What is minimally invasive surgery?
Minimally invasive surgery allows for a surgeon to examine the internal structures of the abdomen or chest through a very small incision while using a high-definition video camera. One to two additional small incisions are made to introduce custom-designed instruments to undertake various surgical procedures.
When minimally invasive surgery is performed in the abdomen, it is called laparoscopic surgery. When it is performed in the chest cavity, it is called thoracoscopic surgery.
Once a surgeon has undergone training in minimally invasive surgery, many procedures can be performed without having to make a large incision into the abdomen or chest cavity.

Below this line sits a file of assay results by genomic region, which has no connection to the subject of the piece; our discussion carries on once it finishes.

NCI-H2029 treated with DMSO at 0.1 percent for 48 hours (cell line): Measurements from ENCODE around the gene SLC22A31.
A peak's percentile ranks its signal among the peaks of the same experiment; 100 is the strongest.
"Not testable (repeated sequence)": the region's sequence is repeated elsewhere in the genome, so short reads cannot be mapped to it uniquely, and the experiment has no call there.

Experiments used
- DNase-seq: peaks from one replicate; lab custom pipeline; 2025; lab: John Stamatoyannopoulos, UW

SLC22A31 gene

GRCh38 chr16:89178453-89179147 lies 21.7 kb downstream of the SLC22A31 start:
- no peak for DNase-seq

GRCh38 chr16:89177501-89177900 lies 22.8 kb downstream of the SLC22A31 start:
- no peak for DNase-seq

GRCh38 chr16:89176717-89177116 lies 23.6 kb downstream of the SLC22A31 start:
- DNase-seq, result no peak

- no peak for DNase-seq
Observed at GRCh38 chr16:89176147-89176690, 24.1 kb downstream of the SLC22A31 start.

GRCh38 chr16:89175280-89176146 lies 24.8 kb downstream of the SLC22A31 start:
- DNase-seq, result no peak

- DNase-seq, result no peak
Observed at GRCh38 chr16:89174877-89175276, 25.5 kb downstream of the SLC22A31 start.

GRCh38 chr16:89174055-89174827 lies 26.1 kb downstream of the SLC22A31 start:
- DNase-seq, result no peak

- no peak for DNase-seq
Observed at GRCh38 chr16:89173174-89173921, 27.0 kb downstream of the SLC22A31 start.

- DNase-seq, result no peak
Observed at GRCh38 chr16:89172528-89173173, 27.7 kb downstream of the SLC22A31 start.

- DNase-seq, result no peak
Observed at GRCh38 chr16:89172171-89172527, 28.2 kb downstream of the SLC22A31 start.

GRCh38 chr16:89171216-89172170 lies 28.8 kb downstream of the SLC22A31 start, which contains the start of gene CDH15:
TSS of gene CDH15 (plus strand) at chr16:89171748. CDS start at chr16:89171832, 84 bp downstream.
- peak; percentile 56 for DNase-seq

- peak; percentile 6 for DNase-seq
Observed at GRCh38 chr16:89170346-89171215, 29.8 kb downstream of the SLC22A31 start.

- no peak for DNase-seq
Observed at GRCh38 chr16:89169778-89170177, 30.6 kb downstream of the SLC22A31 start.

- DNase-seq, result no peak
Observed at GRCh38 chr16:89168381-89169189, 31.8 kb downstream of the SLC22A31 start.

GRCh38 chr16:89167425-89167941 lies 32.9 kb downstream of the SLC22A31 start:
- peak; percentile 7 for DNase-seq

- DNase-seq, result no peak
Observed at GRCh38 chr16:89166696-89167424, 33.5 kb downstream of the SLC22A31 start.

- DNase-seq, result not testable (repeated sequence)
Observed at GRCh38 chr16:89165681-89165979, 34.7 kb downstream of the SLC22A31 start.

Advantages of minimally invasive surgery over traditional open surgery
- Less post-operative discomfort
- Shorter hospitalization (some procedures are performed on an outpatient basis)
- Lower risk of serious incisional complications
During a laparoscopic spay, two or three tiny 3/16” incisions are made in the abdomen. Laparoscopic gastropexy can also be performed through the same small incisions, which is recommended for breeds that are predisposed to stomach bloat.
Information on minimally invasive surgeries
- Laparoscopy (abdominal) Surgery
- Cholecystectomy (Gall bladder removals)
- Laparoscopic-assisted intestinal biopsies
- Spays (ovariectomy or ovariohysterectomy)
- Laparoscopic Gastropexy
- Laparoscopic Ovariectomy (spay)
- Laparoscopic Ovariohysterectomy (spay)
- Laparoscopic Liver Biopsy
- Laparoscopic Biliary Aspiration
- Thoracoscopy (chest cavity) Surgery
- Chylothorax: thoracic duct ligation and partial pericardiectomy
- Thoracoscopic Subtotal Pericardiectomy
- Thoracoscopic Thoracic Duct Ligation
- Thoracoscopic Lung Lobectomy